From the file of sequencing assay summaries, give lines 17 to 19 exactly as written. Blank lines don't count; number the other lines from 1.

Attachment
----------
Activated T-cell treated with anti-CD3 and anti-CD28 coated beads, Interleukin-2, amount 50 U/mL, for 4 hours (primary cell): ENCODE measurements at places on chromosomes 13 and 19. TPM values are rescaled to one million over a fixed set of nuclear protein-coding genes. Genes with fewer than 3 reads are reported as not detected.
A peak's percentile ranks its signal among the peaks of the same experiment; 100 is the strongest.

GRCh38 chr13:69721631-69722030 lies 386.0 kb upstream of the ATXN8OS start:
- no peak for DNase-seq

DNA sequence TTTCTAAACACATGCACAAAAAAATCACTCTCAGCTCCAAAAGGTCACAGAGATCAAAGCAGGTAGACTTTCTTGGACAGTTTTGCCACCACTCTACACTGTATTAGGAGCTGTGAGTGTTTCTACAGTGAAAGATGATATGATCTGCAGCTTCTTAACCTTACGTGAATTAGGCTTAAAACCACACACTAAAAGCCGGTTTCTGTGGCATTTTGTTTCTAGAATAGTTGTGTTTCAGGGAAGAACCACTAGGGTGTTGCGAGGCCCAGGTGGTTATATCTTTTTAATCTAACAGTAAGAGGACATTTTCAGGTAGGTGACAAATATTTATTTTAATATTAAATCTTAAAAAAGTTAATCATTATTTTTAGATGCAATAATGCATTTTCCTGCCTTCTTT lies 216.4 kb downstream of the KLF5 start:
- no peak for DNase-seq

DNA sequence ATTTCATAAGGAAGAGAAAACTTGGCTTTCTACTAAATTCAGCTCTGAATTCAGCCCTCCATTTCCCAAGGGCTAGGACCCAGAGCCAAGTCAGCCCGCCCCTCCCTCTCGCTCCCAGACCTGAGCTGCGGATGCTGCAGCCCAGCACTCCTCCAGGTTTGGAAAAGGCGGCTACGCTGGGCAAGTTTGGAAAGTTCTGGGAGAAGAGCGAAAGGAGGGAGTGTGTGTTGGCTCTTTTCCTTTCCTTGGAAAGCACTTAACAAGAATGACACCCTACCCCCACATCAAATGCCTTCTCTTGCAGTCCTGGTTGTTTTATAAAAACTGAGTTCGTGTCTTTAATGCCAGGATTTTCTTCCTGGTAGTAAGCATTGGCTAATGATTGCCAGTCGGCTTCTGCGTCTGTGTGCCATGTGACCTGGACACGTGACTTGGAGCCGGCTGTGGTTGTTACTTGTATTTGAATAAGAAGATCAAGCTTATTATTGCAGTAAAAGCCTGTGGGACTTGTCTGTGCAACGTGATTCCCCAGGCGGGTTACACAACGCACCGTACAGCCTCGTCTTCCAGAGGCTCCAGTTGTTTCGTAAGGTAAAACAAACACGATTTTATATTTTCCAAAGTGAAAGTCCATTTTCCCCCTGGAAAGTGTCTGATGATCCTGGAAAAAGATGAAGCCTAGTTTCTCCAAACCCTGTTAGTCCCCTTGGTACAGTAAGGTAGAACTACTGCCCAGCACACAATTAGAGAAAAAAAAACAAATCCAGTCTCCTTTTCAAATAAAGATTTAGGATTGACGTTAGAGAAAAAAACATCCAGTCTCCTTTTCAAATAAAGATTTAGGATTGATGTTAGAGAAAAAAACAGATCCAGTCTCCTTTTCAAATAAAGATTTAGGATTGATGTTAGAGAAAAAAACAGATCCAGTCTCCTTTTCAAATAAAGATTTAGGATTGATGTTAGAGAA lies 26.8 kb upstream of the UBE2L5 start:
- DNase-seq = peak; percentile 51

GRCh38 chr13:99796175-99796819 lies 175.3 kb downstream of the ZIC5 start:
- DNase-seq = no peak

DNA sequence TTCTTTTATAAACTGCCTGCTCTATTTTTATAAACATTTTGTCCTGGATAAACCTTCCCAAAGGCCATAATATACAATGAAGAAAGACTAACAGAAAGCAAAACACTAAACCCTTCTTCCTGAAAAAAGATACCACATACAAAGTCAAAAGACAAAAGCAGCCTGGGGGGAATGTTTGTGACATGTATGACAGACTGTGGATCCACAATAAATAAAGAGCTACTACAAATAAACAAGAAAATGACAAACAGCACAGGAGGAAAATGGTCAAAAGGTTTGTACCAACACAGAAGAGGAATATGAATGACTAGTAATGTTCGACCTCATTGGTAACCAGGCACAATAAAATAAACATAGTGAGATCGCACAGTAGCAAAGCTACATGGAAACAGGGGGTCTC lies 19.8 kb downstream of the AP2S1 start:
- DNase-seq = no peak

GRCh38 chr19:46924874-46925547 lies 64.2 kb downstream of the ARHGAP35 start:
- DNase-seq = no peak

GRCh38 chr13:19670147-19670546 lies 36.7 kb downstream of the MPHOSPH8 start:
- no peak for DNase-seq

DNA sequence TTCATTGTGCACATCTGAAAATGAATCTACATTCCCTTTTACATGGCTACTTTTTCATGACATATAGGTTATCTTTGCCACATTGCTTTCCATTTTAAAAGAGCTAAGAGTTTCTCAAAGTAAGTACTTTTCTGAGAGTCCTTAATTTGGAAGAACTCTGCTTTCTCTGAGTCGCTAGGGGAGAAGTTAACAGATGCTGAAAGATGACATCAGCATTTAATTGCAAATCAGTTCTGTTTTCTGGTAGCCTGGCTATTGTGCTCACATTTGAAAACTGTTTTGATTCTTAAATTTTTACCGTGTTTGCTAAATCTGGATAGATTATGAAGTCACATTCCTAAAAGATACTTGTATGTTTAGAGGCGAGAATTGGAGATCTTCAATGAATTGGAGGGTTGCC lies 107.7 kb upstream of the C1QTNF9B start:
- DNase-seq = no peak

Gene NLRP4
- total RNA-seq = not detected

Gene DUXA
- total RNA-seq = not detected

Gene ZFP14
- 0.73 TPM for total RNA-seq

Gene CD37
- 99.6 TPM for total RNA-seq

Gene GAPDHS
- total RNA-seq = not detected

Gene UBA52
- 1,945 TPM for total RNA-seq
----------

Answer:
DNA sequence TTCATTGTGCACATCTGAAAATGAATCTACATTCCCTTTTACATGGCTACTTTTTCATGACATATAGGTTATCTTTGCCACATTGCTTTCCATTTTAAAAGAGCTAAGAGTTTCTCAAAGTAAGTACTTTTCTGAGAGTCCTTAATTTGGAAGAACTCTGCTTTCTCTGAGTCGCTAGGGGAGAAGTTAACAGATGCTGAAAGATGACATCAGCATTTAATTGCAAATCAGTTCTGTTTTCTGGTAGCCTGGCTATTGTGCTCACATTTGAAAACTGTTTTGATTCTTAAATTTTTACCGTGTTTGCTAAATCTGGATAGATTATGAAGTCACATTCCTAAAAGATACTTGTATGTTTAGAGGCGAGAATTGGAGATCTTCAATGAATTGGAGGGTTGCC lies 107.7 kb upstream of the C1QTNF9B start:
- DNase-seq = no peak

Gene NLRP4